OCD-related impairment or distress, and when cognitive-behavioral
therapy is unavailable or only partially effective. The benefits must be
judged to out- weigh the risks when medications are used.
What types of medications are used in OCD?*
Anti-OCD medications are classified as antidepressants. But, only
those antidepressants affecting the brain chemical serotonin most
effectively treat OCD. Serotonin reuptake inhibitors (SRIs) comprise
the standard anti-OCD medications, which include all selective
serotonin reuptake inhibitors (SSRIs) and one of the tricyclic
antidepressants (TCA). SSRIs (citalopram/ Celexa;
escitalopram/Lexapro; fluoxetine/Prozac; fluvoxamine/Luvox;
paroxetine/Paxil; and sertraline/Zoloft) and the TCA clomipnamine
(Anafranil) successfully treat OCD independently of their effects on
The FDA placed a black-box warning to alert prescribing doctors and patientsthat special care be taken when any antidepressant medications are used to treatdepression and other disorders such as obsessive-compulsive disorder (OCD) inchildren and adolescents. The FDA reported an increase in spontaneous reportsof suicidal thoughts and/or behavior among children receiving medication, butthere is no evidence that these suicidal thoughts or behaviors lead to anincreased risk of suicide.
How do OCD medications work?
Anti-OCD medications work by affecting the brain chemical identified
as serotonin. Serotonin allows certain brain cells (called neurons) to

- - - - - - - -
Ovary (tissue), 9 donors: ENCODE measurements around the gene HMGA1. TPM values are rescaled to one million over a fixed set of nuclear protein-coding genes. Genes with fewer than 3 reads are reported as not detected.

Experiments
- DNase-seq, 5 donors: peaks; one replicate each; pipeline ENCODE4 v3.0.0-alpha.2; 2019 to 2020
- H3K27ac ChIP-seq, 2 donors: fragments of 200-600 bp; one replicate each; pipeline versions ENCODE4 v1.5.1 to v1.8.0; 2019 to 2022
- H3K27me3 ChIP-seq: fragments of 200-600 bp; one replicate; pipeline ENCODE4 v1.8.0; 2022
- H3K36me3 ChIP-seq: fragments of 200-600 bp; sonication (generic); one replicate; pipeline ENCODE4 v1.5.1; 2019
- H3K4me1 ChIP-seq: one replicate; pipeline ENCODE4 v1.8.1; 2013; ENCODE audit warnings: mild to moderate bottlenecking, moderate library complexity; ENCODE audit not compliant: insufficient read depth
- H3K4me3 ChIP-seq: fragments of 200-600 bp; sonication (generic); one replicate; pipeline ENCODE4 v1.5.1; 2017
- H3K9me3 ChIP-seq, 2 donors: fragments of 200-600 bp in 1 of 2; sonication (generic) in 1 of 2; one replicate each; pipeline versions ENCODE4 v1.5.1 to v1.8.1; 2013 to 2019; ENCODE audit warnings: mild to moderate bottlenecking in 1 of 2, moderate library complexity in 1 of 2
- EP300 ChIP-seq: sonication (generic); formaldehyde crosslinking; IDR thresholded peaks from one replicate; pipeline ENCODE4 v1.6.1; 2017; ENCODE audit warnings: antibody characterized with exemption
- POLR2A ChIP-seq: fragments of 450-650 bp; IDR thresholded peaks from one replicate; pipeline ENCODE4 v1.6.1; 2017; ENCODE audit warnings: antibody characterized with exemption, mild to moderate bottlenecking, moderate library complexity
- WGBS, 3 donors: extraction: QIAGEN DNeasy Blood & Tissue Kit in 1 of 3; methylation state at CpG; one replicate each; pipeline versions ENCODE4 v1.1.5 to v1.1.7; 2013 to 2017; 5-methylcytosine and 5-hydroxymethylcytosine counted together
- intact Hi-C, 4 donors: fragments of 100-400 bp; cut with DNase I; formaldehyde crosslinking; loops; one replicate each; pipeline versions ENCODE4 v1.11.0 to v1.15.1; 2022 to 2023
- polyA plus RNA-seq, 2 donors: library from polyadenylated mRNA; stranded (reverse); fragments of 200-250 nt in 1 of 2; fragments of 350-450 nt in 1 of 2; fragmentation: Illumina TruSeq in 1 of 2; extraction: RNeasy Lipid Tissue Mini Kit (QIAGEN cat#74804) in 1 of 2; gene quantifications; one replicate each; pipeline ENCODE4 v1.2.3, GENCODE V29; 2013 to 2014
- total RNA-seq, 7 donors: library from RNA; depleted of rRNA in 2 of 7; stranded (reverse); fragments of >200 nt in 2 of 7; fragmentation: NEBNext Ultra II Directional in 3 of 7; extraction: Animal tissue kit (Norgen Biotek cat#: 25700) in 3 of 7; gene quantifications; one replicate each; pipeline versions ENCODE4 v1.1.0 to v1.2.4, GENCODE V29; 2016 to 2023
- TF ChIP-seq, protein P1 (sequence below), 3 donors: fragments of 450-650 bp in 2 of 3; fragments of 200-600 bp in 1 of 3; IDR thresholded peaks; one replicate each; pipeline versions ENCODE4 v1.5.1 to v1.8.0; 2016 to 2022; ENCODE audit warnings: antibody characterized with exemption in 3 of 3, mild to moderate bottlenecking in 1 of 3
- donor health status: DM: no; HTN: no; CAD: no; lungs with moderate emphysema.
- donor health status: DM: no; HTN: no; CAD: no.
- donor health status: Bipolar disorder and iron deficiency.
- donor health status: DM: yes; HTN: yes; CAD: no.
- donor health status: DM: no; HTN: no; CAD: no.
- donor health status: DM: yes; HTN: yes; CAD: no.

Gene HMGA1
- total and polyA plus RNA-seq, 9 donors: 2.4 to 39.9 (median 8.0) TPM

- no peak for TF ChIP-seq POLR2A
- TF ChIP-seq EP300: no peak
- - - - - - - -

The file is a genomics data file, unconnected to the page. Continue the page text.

communicate with other brain cells. Anti-OCD drugs interfere with the
recycling of serotonin, allowing it to spend more time outside cells,
thereby affecting other cells. How or why this reduces obsessions
and compulsions is not fully understood.
Which anti-OCD medication should be tried first?
Serotonin reuptake inhibitors (SRls) are important for treating acute
conditions, as well as maintenance regimens in children and
adolescents. All of the SSRIs work equally well, but on an individual
basis one may work better than the others, requiring a process of trial
and error supervised by the child’s psychiatrist. Side effect profiles or
a positive family history of response may be used as a rationale for
an SSRI choice. There is some indication that clomipramine may be
more effective than SSRIs. However, given their preferable side
effect profiles, SSRls remain the first line of medical treatment.
What are the side effects of anti- OCD medications?
SSRls have side effects that may include stomach upset, drowsiness,
agitation and headaches. Rare side effects include behavioral
activation in children and adolescents - mood switching to an
unusually happy state or suicidal thoughts. Close monitoring by the
treating psychiatrist is necessary, especially when initiating or
What is the best medication dosage for OCD in children
and adolescents?
The best dose of anti-OCD medication is determined on an individual
case-by-case basis. The smallest amount of medicine that effectively
treats the young person’s OCD is preferred. However, most children